This got me thinking about other books on art that introduce painters and their different styles and techniques. Art history is also part of the Key Stage 1 curriculum, and my daughter has learnt about artists including Matisse and Turner, as part of her class topic work.

I particularly like the Usbourne series of colouring books such as My Very First Art Colouring Book (age 3+) which takes fifteen famous works of art ranging from Claude Monet to Andy Warhol. The book shows a well-known example, like Monet's The Water-Lily Pond, and explains the styles and techniques, then you get to draw or colour your own version. Usbourne have a whole range of similar titles, as well as books aimed at slightly older children such as the handsome looking The Children’s Book of Art  (age 6+).

I also came across Picasso's Trousers by Nicholas Allan (age 6+); author of Father Christmas Needs a Wee, Cinderella's Bum and The Queen's Knickers. As with all of Nicholas Allan's books, there is plenty of naughtiness and silliness, but this book is also a very accessible introduction to Picasso's life and art. And a lift-the-flap on the last page reveals what Picasso's pants actually (probably) looked like!

But perhaps my favourite book of all, which is going on the birthday list, is Tell Me A Picture by Quentin Blake. This book was originally published to accompany an exhibition at the National Gallery in 2001. Quentin Blake  picks some of his favourite pictures from the National Gallery and has written and drawn his own thoughts about the story behind the picture, encouraging children to look at pictures for themselves and create their own stories.

Happy reading x

World Book Day!

On Thursday 7th March, it is World Book Day, the annual celebration of reading and books for children. World Book Day packs are sent to over 45,000 schools and nurseries, and all children will receive a special World Book Day £1 voucher, on or around the day itself. 

World Book Day logo

This voucher can be spent at participating bookshops on one of eight specially published World Book Day £1 books, or can be redeemed against any book or audio book of their choice costing £2.99 or more. Almost all of the bookshops on my last blog are participating in World Book Day.

Here is this year's stellar line up of World Book Day books and authors:

Tom Gates Best Book Day Ever
Hang In There Bozo
Horrid Henrys Guide to Perfect Parents
The Diamond Brothers
Giraffes Cant Dance Colouring and Puzzle
Tony Robinson's Weird World of Wonders
Alfie's Shop

Its also worth taking a look at the World Book Day website ( There are some great games (our current favourite is 'Winnie's Loony Laundry') and if you sign up to their newsletter, you can also make use of hundreds of free downloads like colouring sheets, make and dos, quizzes, puzzles and more.

And it wouldn't be World Book Day without a costume! Its yet another costume request from school. To save you time and money, here are a few simple ideas, making use of what you might already have at home:

The Worst Witch

(My daughter as The Worst Witch)

School uniform + witches hat = The Worst Witch AKA Mildred Hubble

School uniform + glasses + Wizard accessories = Harry Potter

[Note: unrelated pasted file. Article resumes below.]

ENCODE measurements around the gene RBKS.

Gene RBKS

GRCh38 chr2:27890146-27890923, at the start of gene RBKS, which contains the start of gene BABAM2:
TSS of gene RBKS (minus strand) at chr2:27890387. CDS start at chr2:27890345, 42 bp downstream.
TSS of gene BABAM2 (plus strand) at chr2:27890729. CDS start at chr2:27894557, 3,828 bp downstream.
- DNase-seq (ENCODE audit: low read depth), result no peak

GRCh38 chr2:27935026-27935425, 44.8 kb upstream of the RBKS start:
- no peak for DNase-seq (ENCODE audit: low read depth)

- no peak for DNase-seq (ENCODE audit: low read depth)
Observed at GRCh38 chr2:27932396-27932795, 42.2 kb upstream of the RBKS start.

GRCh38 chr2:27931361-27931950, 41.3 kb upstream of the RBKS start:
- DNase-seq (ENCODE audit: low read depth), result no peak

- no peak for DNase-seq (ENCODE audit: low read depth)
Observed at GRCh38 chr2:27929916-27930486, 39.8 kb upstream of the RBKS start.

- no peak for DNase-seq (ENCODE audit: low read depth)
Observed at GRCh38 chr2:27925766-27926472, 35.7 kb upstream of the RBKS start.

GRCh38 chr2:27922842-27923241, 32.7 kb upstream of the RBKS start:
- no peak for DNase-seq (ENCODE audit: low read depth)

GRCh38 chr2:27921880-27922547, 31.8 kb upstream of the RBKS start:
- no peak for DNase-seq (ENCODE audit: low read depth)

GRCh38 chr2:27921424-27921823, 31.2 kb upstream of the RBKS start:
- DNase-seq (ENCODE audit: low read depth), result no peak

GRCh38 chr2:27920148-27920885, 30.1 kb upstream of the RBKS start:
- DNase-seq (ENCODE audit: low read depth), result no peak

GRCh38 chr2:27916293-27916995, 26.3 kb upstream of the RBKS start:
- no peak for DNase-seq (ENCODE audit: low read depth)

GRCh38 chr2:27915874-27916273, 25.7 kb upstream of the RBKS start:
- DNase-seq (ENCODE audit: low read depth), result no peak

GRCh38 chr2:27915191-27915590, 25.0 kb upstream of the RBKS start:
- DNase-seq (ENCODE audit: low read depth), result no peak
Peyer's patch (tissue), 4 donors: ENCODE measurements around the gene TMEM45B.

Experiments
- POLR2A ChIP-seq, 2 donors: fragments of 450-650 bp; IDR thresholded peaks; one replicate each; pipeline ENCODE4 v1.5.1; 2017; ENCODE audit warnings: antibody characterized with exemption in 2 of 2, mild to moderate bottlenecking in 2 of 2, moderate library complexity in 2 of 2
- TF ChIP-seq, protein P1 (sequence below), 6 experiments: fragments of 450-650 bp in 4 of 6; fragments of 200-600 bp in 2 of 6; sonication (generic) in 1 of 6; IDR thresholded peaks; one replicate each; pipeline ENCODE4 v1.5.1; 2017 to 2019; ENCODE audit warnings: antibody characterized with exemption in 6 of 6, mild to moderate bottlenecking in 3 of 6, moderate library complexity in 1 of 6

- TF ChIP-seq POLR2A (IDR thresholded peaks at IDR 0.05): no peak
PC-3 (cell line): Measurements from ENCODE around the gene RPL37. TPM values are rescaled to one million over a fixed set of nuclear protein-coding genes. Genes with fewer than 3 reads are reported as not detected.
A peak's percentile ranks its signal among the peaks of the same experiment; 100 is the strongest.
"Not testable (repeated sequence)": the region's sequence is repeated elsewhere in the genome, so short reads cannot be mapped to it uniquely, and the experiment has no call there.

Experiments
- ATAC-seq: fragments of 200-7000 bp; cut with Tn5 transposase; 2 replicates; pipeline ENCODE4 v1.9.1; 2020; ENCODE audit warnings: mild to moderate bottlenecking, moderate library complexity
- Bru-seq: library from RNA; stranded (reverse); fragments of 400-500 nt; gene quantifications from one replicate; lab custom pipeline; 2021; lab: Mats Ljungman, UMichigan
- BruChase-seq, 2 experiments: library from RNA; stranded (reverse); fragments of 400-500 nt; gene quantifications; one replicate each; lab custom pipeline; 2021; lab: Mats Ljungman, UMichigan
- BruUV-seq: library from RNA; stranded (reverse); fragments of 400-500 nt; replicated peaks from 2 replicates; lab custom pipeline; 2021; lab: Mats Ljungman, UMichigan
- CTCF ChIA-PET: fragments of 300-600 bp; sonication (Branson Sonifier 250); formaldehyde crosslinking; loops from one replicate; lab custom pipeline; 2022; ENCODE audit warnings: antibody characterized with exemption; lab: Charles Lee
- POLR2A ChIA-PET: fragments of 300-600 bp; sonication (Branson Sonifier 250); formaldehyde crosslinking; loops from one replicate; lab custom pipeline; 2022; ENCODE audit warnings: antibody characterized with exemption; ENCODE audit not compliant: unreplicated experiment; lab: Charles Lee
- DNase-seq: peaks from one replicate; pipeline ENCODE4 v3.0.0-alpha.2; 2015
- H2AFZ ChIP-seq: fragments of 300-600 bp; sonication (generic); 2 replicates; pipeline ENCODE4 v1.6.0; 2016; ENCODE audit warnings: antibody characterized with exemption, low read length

Witch costume = Winnie the Witch, Meg

Ballet uniform + mouse ears and tail = Angelina Ballerina

Stripy jumper + jeans + messy hair = Horrid Henry (blue/yellow) or Dennis the Menace (red/black) or Wally (red/white) or Dirty Bertie (a few mud splodges) or Harry and the Dinosaurs (with bucket of toy dinosaurs)

Knight costume/armour = Sir Gadabout or Beastquest

Anything green + a paper plate mask = The Very Hungry Caterpillar

Fairy costume = Tinkerbell, Flower Fairy, Rainbow Fairy, Felicity Wishes

Coat + straw hat + big bag + umbrella = Mary Poppins

Pants + cape = Captain Underpants

Big glasses + antennae = book worm

Shorts + jumper + ginger beer = Famous Five

Dress + red hair ribbon = Matilda

Cool clothes + "gadget" (make with cardboard and foil) = Alex Rider

Happy reading!

Support independent bookshops

This is my first blog for Local Mums Online and I'm delighted to be able to share my passion for children's books and reading. I have worked in bookselling and publishing for nearly twenty years, and as a mum of two girls, it's been a privilege to pass my passion onto them. 

Sharing books with your children is one of the nicest activities you can do, and it's great for encouraging listening skills, developing language skills, and igniting that passion for reading that will set them up for life. This blog will bring you book recommendations, but also news about children's book events at bookshops, libraries and festivals in the area. 

I passionately support Local Mums Online's stance on shopping locally and supporting independent high street traders. In the past 10 years, the number of independent booksellers in the UK has halved, in the face of price competition from online retailers and supermarkets. 

So I am dedicating my first blog to make a plea to support independent bookshops. Here is a list of fantastic shops in this area, all of which are either dedicated children's bookshops or have a strong children's section:

The Ibis Bookshop, 109 High Street, Banstead, SM7 2NJ

Wimbledon Books & Music, 40 High Street, Wimbledon, SW19 5AU 

Village Books, 6 Bellevue Road, Wandsworth SW17 7EG 

The Barnes Bookshop, 60 Church Road, SW13 0DQ

The Golden Treasury, 29 Replingham Road, Southfields SW18 5LT

The Lion & Unicorn Bookshop,  19 King Street, Richmond, TW9 1ND

Tales on Moon Lane, 29 Half Moon Lane, Herne Hill, SE24 9JU

Under the Greenwood Tree, 11 The Polygon, Clapham SW4 0JG

And it might also be good to know that you can buy books online AND still support your local bookshop. Try out Hive (, where you can order a book, and collect it for free from your local bookshop. A % of every sale goes to them. 

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Jo with her daughters enjoying the local lavender